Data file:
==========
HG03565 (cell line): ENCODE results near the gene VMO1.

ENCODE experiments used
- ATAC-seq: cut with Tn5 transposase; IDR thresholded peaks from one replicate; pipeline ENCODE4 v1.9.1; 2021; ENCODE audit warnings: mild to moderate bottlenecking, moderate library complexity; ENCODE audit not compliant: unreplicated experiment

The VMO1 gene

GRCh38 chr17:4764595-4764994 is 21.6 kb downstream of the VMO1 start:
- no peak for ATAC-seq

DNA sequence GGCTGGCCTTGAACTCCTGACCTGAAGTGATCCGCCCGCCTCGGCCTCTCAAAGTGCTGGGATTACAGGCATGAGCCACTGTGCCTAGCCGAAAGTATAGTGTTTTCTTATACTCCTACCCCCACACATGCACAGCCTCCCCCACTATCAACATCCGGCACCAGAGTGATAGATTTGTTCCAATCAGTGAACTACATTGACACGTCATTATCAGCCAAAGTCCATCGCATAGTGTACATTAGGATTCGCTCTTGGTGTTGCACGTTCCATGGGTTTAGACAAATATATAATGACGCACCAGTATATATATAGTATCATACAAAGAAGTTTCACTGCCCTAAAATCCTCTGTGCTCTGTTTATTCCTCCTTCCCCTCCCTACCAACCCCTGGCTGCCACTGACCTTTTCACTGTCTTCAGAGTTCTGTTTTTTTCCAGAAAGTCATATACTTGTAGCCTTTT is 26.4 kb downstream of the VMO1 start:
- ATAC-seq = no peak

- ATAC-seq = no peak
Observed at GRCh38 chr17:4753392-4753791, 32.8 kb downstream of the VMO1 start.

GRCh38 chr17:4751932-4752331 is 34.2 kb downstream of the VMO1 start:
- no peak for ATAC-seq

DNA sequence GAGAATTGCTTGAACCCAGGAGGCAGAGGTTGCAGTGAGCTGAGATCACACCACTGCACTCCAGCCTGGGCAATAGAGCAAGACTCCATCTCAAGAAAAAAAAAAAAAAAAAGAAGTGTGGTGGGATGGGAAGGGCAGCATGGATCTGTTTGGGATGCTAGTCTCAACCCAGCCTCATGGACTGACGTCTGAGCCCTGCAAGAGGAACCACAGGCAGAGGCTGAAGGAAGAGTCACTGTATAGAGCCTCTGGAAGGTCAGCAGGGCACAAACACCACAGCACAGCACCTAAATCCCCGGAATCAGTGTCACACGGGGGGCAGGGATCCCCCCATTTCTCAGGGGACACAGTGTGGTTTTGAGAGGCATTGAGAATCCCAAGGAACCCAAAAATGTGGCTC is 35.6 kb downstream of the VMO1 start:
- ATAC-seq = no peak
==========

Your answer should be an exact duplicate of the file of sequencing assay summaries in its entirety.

HG03565 (cell line): ENCODE results near the gene VMO1.

ENCODE experiments used
- ATAC-seq: cut with Tn5 transposase; IDR thresholded peaks from one replicate; pipeline ENCODE4 v1.9.1; 2021; ENCODE audit warnings: mild to moderate bottlenecking, moderate library complexity; ENCODE audit not compliant: unreplicated experiment

The VMO1 gene

GRCh38 chr17:4764595-4764994 is 21.6 kb downstream of the VMO1 start:
- no peak for ATAC-seq

DNA sequence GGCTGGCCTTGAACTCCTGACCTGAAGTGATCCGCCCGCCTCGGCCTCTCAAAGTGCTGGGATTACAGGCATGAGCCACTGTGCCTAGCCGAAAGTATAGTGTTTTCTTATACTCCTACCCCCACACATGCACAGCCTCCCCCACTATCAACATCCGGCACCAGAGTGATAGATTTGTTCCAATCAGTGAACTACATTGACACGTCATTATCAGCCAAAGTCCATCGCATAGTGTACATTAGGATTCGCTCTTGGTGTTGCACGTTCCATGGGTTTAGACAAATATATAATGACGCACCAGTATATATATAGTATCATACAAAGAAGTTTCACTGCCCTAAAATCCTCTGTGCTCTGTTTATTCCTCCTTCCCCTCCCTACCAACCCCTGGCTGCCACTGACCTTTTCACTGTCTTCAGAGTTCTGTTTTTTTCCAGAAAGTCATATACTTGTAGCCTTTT is 26.4 kb downstream of the VMO1 start:
- ATAC-seq = no peak

- ATAC-seq = no peak
Observed at GRCh38 chr17:4753392-4753791, 32.8 kb downstream of the VMO1 start.

GRCh38 chr17:4751932-4752331 is 34.2 kb downstream of the VMO1 start:
- no peak for ATAC-seq

DNA sequence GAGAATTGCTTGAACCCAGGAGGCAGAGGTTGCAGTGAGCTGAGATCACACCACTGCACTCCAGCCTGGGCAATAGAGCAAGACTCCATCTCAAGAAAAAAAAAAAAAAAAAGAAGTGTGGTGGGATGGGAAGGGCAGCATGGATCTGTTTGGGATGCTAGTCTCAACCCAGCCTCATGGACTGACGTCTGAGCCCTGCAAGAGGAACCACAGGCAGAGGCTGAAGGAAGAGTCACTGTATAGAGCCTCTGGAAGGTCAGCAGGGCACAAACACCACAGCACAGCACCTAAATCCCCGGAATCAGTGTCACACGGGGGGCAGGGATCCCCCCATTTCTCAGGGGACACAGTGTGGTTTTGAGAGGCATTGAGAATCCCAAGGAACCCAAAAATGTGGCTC is 35.6 kb downstream of the VMO1 start:
- ATAC-seq = no peak